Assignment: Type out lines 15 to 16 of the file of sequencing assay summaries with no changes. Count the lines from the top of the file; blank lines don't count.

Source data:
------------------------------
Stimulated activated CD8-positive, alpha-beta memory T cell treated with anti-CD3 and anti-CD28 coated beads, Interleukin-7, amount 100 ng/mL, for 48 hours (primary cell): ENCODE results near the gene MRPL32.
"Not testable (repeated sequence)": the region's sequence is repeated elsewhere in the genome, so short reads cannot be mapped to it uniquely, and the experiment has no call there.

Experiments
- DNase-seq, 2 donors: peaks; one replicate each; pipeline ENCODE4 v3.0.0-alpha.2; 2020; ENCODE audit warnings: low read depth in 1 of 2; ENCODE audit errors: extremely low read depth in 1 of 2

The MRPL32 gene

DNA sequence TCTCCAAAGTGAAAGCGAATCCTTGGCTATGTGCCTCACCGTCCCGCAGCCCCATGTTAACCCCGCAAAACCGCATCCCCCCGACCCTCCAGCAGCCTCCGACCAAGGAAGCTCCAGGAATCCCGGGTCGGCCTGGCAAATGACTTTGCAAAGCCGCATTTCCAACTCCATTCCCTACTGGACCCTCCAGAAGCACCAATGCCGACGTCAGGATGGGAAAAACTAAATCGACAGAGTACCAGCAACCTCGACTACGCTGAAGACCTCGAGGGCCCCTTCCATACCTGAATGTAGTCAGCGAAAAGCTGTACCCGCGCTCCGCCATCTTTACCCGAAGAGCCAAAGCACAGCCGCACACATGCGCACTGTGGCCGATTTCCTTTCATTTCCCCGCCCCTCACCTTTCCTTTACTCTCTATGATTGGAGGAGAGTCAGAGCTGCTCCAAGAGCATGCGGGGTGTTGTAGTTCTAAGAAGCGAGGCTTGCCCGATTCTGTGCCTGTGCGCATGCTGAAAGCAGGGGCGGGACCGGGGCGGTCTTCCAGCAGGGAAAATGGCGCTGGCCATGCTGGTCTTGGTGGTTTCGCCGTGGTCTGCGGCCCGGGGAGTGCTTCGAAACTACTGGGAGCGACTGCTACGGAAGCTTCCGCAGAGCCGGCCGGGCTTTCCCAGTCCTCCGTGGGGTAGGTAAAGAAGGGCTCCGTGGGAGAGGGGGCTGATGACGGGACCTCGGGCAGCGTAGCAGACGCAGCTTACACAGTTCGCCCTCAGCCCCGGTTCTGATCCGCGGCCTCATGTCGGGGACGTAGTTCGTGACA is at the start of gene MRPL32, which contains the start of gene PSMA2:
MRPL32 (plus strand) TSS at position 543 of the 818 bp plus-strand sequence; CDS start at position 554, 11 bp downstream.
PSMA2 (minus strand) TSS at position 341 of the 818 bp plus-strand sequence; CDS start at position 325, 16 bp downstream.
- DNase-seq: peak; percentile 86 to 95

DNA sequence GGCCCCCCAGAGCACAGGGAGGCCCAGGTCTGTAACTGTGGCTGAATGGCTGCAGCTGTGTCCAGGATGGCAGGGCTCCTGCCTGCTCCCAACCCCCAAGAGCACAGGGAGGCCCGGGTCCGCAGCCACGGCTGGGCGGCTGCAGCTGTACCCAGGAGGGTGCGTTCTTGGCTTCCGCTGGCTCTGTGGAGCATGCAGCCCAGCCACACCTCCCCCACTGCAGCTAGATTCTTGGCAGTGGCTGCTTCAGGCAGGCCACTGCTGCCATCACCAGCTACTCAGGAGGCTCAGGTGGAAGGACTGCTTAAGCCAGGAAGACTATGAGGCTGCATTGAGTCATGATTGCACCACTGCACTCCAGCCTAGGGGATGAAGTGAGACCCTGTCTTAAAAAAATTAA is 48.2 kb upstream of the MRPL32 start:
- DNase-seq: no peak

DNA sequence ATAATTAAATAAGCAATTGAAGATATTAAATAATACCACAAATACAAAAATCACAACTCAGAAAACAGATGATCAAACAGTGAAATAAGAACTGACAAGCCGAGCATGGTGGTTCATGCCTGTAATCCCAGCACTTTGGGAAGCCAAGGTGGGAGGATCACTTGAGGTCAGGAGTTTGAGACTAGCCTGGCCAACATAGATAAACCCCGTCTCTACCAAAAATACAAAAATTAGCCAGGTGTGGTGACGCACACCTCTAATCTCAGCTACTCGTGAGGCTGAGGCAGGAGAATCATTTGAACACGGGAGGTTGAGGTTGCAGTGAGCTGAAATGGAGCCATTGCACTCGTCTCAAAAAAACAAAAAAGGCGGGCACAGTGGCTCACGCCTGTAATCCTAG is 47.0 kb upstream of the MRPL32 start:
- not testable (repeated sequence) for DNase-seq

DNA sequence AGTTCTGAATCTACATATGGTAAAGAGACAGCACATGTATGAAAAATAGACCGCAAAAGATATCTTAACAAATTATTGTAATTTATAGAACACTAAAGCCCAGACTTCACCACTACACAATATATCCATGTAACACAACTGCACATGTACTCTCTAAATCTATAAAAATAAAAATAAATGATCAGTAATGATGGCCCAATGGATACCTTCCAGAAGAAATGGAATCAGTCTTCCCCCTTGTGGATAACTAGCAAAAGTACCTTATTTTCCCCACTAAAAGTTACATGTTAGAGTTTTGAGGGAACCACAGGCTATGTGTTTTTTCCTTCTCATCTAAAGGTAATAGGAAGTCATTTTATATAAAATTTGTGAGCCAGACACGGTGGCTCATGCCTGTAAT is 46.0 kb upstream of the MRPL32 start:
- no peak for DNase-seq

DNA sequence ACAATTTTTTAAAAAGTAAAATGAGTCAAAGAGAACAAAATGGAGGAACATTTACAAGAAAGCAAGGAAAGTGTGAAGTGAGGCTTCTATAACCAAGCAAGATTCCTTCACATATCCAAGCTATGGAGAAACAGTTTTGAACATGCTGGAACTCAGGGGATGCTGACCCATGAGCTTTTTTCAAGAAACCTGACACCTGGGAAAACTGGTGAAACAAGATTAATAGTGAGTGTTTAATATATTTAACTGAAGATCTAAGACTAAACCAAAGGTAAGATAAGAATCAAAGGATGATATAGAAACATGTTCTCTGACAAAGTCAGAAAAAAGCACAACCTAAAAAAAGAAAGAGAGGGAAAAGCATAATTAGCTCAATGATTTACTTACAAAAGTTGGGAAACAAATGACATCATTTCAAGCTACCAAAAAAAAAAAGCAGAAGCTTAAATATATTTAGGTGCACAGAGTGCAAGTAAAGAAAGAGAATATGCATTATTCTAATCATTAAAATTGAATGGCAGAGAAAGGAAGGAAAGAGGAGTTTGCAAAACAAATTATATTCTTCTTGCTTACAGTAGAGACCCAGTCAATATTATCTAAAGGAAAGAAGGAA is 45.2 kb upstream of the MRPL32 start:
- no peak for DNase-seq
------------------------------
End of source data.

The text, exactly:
- no peak for DNase-seq

DNA sequence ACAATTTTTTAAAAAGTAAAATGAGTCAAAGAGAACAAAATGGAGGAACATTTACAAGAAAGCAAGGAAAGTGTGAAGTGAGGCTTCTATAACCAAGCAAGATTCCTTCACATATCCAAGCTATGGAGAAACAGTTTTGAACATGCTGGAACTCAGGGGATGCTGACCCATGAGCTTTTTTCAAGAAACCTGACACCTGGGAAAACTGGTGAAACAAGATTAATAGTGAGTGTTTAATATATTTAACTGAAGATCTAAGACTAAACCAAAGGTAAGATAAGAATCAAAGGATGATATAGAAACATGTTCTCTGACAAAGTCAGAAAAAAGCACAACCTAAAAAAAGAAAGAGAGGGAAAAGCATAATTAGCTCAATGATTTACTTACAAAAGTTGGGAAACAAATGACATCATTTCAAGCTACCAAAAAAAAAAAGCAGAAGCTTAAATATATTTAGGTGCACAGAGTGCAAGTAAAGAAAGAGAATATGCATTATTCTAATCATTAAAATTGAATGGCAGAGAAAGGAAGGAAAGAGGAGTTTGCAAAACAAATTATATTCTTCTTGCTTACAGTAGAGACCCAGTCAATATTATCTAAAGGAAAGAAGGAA is 45.2 kb upstream of the MRPL32 start: